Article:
We Cannot Give What We Do Not Have

Where Did Our Words For “Love” Go?

How to Parent by Respecting the Individual

“How many parents experience the child’s reactions in terms of his being obedient, of giving them pleasure, of being a credit to them, and so forth, instead of perceiving or even being interested in what the child feels for and by himself?”

The Art of Loving by Erich Fromm

Parenting Needs Respect

I hear and see parents do this constantly, everywhere I go. A baby cries and it’s a sign of “neediness” or the baby is already trying to exert control over the parent. A toddler throws a fit over something and they are called “strong-willed.” A school child interrupts a LONG adult conversation, and they are scolded and pushed away.

It couldn’t possibly be that the baby’s only way of communication a basic need is to cry out, the toddler wanted something that was important to him but couldn’t communicate it in time, or that the school child had a limited amount of patience to wait for a break in adult conversation.

Contrary to popular belief, your children are not actually a piece of you walking around outside your body.

That is supposed to be a metaphor for how you feel, but it doesn’t really help you treat them as the whole individual human they were born to be.

We all are born with our own innate wants and needs. Our first communication tool is noise and as we grow and learn to control our muscles, we learn to communicate better and more precisely. Our job as parents is to help our children learn to use these tools. It takes a lot of time and patience because not only do our children have limited communication skills, but they also have a limited attention span and patience as well. And the only way to expand those is by giving them the time and space to practice using them.

Parenting Needs Patience

Poor communication skills and a lack of patience in adults, in my opinion, comes from lacking in practice while a person is growing up. Children that are set aside, ignored, or not treated as relevant human beings with independent wants and needs, grow up to be adults that insist on centering the world on themselves and treating others as NPC’s. That’s “non-playing characters,” people that have no active narrative, space filler for the game, for those who are not gamers.

Recently, within the last few years, my brother opened a car repair shop and has been complaining about people making appointments and not showing up, requesting things be done without regard for his time and effort, and things of that nature. I had the same experience working at a pregnancy clinic in the past. People would make appointments and not show, complain about how the place was run and what they received (for free, from volunteers and donations) when they were asked to complete tasks to qualify.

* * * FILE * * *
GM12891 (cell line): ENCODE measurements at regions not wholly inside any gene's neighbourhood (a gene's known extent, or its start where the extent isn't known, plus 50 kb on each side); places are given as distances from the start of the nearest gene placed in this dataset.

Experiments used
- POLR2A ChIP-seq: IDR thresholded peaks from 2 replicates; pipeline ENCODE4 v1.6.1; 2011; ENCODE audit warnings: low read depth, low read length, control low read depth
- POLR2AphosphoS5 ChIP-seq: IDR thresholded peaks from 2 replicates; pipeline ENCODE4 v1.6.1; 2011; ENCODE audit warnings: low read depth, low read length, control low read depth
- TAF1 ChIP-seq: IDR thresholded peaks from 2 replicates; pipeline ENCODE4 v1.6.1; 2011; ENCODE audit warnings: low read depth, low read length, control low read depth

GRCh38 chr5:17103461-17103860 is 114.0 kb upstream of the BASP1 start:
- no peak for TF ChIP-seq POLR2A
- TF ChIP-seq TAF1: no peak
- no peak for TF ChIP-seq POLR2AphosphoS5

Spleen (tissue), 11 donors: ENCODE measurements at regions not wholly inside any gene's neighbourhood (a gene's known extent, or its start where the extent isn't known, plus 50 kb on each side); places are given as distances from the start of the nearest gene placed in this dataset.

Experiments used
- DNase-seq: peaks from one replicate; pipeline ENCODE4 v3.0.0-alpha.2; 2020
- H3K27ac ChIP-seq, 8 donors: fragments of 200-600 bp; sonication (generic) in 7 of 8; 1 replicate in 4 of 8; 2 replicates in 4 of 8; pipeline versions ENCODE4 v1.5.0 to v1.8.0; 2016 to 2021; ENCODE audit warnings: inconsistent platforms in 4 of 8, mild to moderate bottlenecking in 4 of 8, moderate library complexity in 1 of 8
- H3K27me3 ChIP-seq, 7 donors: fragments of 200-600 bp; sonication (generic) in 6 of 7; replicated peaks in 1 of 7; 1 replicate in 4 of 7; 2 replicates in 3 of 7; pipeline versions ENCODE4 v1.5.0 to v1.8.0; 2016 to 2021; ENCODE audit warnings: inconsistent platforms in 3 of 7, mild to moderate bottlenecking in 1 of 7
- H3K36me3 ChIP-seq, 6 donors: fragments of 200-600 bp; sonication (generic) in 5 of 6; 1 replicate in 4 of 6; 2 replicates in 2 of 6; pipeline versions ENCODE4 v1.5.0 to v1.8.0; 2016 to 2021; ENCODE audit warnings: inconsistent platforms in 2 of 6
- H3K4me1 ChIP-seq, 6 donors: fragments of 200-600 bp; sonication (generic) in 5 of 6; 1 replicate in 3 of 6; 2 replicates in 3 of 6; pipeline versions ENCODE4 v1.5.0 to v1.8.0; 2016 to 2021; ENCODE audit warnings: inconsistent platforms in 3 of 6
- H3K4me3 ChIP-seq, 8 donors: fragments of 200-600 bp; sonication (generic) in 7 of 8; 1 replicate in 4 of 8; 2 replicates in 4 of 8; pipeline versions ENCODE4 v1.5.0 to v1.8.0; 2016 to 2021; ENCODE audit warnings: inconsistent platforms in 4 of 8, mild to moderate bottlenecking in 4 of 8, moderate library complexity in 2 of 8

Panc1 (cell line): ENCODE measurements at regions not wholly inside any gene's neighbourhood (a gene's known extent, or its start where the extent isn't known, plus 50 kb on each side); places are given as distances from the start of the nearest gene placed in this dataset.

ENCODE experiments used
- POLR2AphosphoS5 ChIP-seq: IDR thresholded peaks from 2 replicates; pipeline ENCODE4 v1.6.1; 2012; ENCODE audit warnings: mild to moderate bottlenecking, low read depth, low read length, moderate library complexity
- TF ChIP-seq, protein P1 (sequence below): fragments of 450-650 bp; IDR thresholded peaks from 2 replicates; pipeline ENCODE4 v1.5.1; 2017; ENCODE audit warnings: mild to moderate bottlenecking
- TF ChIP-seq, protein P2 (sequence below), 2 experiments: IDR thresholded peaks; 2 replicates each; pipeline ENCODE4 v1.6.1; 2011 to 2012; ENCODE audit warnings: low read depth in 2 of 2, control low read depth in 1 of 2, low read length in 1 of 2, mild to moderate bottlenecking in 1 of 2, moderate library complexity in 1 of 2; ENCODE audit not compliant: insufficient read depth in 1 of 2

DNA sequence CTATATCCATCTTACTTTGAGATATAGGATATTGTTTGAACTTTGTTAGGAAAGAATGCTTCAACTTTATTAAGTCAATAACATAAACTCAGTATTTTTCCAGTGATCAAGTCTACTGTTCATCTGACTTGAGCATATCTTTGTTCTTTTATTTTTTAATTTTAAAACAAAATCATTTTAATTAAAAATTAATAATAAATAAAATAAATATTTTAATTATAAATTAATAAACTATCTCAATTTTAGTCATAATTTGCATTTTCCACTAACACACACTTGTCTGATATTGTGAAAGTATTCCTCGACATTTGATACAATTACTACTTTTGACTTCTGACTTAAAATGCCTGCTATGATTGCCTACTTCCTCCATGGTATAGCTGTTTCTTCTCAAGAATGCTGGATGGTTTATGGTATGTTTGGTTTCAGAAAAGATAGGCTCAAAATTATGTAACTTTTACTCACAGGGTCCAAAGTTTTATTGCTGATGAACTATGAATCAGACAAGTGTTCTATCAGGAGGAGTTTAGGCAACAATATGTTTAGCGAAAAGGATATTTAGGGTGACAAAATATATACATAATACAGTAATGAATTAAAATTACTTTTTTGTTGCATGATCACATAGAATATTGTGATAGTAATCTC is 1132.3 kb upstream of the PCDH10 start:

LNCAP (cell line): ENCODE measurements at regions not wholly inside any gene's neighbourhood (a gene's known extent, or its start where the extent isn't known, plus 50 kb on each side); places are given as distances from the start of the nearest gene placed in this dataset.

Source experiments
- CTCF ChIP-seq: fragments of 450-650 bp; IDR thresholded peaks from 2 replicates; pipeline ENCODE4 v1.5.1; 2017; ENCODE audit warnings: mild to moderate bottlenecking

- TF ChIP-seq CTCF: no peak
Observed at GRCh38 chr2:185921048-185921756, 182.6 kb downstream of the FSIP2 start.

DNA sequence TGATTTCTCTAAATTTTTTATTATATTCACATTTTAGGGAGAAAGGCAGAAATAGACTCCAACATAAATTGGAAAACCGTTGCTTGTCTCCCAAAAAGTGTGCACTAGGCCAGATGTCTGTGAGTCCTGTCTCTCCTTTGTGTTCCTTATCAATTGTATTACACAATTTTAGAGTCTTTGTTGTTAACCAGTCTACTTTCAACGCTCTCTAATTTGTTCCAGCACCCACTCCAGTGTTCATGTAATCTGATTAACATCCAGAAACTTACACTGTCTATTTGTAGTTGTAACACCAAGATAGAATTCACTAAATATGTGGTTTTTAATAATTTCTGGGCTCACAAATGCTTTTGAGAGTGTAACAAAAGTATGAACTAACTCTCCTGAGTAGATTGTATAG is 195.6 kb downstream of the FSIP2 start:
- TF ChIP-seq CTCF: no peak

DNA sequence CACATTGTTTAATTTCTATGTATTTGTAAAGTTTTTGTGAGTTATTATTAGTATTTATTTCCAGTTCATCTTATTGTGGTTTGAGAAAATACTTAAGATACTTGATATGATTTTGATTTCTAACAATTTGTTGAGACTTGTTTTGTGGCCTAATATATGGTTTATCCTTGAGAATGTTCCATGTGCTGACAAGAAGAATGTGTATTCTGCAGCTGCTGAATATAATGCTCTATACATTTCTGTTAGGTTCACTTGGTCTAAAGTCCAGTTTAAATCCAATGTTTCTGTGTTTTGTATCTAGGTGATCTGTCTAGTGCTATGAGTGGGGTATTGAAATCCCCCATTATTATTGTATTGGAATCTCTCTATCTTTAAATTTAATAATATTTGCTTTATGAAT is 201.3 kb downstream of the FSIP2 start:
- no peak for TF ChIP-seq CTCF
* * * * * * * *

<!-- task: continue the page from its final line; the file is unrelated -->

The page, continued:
How do we, as adults, “reparent” ourselves so that we learn to treat others with the respect we wish to be given? How do we make it clear to those that treat us as NPC’s that we are not? Yelling and cursing at each other isn’t working. Calling people out for bad behavior, punishing people for having little patience, poor communication skills, or no respect for us, doesn’t seem to help either.

When a baby cries out, we look to see what the problem is and attempt to fix it quietly and calmly. When a toddler pitches a fit over the wrong color cup at lunch, we lovingly give him the one he wants when we can and when he’s happy again, explain how it might be easier for both of us to get what we want next time. And when the school child interrupts us with his antics, we hold his hand or let him join in our conversation for a moment and then shift the attention to him so that he’s shown he is respected and how adults give others a chance to speak. We don’t hold grudges against them, yell, or punish.

Could that work with the adults around us? Loving space, respect for individuals exactly where they are, and sympathetic consolation for the natural consequences of their actions would go a lot farther than pushing people into a corner until they behaved according to our own wishes.

Learning to Concentrate by Being Alone

“The most important step in learning to concentrate is to learn to be alone with oneself without reading, listening to the radio, smoking or drinking.
Besides such exercises (meditation), one must learn to be concentrated in everything one does, in listening to music, in reading a book, in talking to a person, in seeing a view.”